Beginning of February 2017, Berlin Humboldthain: I pose in a shirt in the graffiti-covered bunker ruins, built during the Second World War. The temperature reaches zero, but I try to look as untouched as possible for the video shoot of an upcoming book trailer. It's not the winter that's troubling me, it's the fact I have to step out of this mental zone in which only research and characters exist, the sentences and their rhythms, the poetic language. I need to be in the present, discussing the cover or the advertisement text, all the stuff that announces the end of the writing process, which will be definite with the publishing of the book forthcoming September.
I've worked on this text for a bit more than three years. During this time, I researched mainly in the Posavina in Bosnia’s north, and along the Drina River in the country's east. In July 2013, coming from Albania, I visited Bosnia for the first time. A short stay in Sarajevo and, after two days, I got on a bus to Zagreb to catch a train to Vienna. This stopover, however, made me realize that I knew nothing of Bosnia except for a few vague images and stereotypes, mainly gained during the war in the 90s when I, as a child, eavesdropped on my parents and uncles and aunts, who discussed the combats and atrocities happening in ex-Yugoslavia.
Back in Vienna, I started interviewing people who came to Austria because of the war. Electricians or teachers, who stood steady in Austria’s daily routine, but whose existence was based on traumatic experiences of violence and flight. I discovered how deeply Vienna is influenced and shaped by the Yugoslav culture. I learned to read the city differently, as I became more and more able to decode the Bosniak, Croat or Serbian background of various graffiti or tattoos. And soon, because of the contacts to the Diaspora, I had a few telephone numbers, mail addresses and names, and was ready to go back to Bosnia, to meet former refugees and ex-soldiers alike.
In the beginning, it was a kind of an obsessive urge to know more about ex-Yugoslavia. Then, especially because of my visit to Tuzla, shortly after the public demonstrations in February 2014, which sent a whirlwind of hope and anger through the country, an eruptive display of civil disobedience, which vanished as fast as it exploded, I wrote the draft of a long poem, displaying different voices of younger people, a spectrum of poetry-filtered rage and energy, ranging from Vienna to Tuzla, with the common ground of hip-hop and graffiti. It had already spooked around in my head for quite some time, the idea to use my own past in the graff- and rap-scenes as a reservoir for a text. In Tuzla, the Balkan’s secret hip-hop capitol, I discovered this do-it-yourself-mentality I knew from the early 2000s rap scene, which I had assumed was gone, and was able to shape my vague idea into a much clearer form. I found a lot of twenty-somethings with a lot to tell, all part of a society in uproar. I began to understand that Bosnia is exemplary of a lot of issues currently under discussion in Western Europe. The creation of enemy images, the manipulation through media, the staged fight between Christianity and Islam: That's ever present between the Drina and Sava rivers. The questions I was forced to face have been on my mind since then: How to deal with the experience of war and flight? How to think, feel and remember, in spite of political propaganda, which undercuts one's own thoughts, feelings and experiences? Or, thinking of the youths in Tuzla, the hooligans and sprayers and rappers: Where to put all your energy and simultaneously deal with the frustration; that the EU, this promise of luck and future, is within your grasp, without ever taking effect?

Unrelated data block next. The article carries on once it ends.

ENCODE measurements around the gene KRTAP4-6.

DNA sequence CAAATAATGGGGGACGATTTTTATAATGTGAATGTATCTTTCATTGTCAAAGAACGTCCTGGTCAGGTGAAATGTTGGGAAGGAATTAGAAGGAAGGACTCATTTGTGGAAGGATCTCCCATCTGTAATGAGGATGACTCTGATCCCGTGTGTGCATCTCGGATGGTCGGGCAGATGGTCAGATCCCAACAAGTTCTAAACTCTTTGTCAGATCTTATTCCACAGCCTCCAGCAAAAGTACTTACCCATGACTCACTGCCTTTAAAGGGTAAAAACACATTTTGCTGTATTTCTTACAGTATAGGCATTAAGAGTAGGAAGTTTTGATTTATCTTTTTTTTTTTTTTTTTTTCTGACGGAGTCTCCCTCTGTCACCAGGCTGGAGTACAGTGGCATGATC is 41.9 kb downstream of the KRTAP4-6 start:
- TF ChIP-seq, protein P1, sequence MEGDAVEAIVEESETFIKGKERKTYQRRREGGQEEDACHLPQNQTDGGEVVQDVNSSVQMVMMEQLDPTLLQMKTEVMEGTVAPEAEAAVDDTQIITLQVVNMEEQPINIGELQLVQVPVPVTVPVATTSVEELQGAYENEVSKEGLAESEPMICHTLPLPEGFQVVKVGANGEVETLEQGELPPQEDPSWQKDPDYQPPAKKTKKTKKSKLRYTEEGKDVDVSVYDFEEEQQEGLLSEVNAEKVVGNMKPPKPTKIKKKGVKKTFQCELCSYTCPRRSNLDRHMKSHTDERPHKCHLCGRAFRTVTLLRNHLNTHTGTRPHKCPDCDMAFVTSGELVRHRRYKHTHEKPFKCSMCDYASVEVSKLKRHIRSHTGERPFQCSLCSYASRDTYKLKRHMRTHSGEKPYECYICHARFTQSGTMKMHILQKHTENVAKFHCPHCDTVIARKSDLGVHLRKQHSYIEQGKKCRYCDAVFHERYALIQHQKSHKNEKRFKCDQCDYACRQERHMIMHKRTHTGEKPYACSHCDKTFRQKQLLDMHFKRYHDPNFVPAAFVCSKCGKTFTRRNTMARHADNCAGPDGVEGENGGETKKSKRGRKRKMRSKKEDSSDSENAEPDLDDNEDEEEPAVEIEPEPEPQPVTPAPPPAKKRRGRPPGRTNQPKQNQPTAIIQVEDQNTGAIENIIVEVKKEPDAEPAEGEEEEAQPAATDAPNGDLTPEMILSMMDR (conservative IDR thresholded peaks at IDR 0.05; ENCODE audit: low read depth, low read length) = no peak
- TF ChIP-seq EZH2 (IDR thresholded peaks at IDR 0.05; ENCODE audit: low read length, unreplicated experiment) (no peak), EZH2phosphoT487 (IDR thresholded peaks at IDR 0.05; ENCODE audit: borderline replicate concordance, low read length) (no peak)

These questions outreach Bosnia. They are as important in Sarajevo as they are in Vienna. I couldn't answer them while writing. Instead these questions grew more important, more urgent. During my visits I recorded stories, was myself part of new stories, and slowly the initial poem needed more space and turned at last into the scheme for a novel. This book is the result of my attempt to understand a country and its past and present. In this mission I failed, honestly. With every travel I understood less, partly because of my own decisions, which in retrospect seem questionable. For example, I refused to learn the language, a seemingly necessary decision during the time I spent in Bosnia’s East, in the region from Zvornik to Goražde. Confronted with the still visible wounds left behind by the war in people and landscape alike, I was searching for a kind of shelter – to not be able to speak the country’s language put me aside, made my role as a foreigner as clear as possible, and this gave me a feeling of security. Travelling with translators or with people who would find a way into the text as a character's aspect (sometimes an essential part, sometimes a very hidden one) the situation became naturally different. But being on the road alone helped me develop the language for the novel. Travelling alone in Bosnia, with a lot of small talk, a lot of photographing, a lot of thinking, I wasn't travelling the real Bosnia. Rather, I was wandering through a shadowy pre-stage of the novel. I walked in the evolving, vibrating, not yet finished story.
I know that my Bosnia isn't the real one, but it's existing through the touching and stirring experiences and encounters I was allowed to make. On this February Day in Berlin, looking into a camera and unsuccessfully trying to articulate such thoughts and feelings, I understand that the book will be published with me far away from feeling finished with it.